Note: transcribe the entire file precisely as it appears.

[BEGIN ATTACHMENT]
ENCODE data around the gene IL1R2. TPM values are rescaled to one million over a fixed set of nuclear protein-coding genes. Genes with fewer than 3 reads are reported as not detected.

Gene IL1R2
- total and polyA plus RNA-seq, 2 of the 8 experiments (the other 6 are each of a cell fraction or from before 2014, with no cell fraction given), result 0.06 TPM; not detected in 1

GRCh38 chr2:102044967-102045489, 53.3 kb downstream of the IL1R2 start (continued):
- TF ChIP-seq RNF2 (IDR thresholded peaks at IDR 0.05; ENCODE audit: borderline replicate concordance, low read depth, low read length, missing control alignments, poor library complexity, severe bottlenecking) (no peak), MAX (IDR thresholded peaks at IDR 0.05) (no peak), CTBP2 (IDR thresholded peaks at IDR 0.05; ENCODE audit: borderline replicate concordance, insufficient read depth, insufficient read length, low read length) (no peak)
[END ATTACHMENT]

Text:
ENCODE data around the gene IL1R2. TPM values are rescaled to one million over a fixed set of nuclear protein-coding genes. Genes with fewer than 3 reads are reported as not detected.

Gene IL1R2
- total and polyA plus RNA-seq, 2 of the 8 experiments (the other 6 are each of a cell fraction or from before 2014, with no cell fraction given), result 0.06 TPM; not detected in 1

GRCh38 chr2:102044967-102045489, 53.3 kb downstream of the IL1R2 start (continued):
- TF ChIP-seq RNF2 (IDR thresholded peaks at IDR 0.05; ENCODE audit: borderline replicate concordance, low read depth, low read length, missing control alignments, poor library complexity, severe bottlenecking) (no peak), MAX (IDR thresholded peaks at IDR 0.05) (no peak), CTBP2 (IDR thresholded peaks at IDR 0.05; ENCODE audit: borderline replicate concordance, insufficient read depth, insufficient read length, low read length) (no peak)